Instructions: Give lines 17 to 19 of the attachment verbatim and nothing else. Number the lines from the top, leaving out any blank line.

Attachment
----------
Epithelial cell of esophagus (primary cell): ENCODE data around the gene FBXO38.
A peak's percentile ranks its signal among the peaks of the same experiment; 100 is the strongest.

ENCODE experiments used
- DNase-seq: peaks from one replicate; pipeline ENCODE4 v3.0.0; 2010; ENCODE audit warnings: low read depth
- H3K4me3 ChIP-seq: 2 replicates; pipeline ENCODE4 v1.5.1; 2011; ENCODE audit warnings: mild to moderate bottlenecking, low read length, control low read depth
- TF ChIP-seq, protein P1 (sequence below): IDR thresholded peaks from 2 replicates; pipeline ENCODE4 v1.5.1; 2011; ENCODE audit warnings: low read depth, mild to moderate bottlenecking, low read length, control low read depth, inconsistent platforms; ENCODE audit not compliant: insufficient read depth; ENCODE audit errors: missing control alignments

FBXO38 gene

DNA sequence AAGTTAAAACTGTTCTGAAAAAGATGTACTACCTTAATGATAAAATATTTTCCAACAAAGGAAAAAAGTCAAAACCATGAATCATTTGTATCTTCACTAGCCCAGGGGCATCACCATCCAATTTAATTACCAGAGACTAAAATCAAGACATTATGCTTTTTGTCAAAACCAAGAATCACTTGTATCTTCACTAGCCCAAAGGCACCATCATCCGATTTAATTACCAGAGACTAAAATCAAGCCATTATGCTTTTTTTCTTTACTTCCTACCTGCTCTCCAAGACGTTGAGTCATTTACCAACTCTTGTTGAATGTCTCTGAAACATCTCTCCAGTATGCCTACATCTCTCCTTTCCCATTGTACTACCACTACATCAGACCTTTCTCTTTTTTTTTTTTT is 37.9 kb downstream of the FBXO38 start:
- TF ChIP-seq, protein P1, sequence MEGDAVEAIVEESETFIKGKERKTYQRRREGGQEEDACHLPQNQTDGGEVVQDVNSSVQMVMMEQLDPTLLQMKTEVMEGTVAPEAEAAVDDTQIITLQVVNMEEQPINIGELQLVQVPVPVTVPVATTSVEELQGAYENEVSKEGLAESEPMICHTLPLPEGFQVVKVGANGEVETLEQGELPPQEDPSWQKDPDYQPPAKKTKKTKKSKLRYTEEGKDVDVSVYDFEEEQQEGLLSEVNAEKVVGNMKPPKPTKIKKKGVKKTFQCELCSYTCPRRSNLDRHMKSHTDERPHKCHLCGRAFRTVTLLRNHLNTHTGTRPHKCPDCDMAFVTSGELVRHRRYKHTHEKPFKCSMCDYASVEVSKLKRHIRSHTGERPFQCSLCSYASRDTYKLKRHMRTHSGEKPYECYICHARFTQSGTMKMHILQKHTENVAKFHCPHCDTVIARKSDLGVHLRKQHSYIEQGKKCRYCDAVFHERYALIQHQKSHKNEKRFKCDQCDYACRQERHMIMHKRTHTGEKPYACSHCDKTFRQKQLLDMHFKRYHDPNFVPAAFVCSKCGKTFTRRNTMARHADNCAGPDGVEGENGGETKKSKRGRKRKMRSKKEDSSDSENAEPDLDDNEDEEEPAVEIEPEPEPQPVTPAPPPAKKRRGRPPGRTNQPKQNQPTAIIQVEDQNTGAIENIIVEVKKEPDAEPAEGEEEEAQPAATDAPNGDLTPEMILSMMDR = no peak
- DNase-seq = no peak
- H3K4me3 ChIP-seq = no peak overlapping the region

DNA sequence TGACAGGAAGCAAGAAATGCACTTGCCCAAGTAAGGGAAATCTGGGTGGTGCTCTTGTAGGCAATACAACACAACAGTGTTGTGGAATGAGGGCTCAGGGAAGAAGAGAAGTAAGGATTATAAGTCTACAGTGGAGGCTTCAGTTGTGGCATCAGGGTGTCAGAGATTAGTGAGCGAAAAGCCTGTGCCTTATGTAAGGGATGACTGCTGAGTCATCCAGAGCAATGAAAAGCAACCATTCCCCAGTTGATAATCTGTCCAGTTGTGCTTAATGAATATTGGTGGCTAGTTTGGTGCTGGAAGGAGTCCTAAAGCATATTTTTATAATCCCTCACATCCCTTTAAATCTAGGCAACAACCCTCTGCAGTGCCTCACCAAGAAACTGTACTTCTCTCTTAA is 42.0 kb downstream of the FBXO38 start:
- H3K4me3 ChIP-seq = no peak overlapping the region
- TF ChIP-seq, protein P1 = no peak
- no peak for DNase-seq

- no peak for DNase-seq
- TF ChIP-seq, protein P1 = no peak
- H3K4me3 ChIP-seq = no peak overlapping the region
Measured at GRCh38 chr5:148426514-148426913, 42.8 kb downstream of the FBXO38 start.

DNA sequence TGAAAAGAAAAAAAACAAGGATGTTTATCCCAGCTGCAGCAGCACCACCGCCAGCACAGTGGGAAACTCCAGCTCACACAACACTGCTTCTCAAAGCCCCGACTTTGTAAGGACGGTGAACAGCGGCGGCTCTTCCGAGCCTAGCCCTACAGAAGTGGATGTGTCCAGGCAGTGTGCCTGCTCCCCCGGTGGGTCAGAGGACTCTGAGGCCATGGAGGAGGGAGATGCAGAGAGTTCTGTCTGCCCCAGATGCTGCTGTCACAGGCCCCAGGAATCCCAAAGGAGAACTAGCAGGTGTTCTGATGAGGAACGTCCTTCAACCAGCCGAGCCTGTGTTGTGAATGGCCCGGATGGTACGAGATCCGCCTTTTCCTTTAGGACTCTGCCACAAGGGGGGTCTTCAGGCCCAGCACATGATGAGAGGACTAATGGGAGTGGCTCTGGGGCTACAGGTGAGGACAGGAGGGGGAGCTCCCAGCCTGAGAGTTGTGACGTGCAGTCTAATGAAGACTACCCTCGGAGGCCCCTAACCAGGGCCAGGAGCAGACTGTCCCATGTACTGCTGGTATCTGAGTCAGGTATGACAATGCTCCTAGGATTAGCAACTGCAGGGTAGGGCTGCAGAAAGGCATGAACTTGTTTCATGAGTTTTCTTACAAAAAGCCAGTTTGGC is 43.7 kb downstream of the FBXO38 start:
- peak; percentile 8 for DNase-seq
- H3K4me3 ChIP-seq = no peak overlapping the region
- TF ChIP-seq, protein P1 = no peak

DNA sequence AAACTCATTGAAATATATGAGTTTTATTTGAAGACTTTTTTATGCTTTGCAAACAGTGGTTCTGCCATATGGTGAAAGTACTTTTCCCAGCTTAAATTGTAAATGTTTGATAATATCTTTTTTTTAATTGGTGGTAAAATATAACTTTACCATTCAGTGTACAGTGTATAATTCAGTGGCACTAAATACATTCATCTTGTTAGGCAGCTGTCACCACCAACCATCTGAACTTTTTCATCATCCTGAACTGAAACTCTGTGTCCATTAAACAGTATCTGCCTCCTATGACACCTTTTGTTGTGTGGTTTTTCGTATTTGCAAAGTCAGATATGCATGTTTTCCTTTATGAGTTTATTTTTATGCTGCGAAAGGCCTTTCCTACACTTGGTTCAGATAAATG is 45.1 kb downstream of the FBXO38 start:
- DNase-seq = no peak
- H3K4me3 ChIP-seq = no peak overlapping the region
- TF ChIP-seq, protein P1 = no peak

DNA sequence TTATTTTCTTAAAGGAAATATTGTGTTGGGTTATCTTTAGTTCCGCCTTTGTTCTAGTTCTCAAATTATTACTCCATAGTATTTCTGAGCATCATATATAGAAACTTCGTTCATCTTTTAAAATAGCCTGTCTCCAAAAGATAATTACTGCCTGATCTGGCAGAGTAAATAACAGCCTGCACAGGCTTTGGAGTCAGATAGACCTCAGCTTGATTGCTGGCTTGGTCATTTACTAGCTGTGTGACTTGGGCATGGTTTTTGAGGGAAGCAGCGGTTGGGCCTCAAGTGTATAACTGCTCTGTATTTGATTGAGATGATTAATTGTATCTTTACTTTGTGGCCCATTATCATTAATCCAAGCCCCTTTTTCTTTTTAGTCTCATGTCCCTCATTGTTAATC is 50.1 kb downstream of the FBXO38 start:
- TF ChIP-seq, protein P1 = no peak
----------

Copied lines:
- TF ChIP-seq, protein P1 = no peak
- H3K4me3 ChIP-seq = no peak overlapping the region
Measured at GRCh38 chr5:148426514-148426913, 42.8 kb downstream of the FBXO38 start.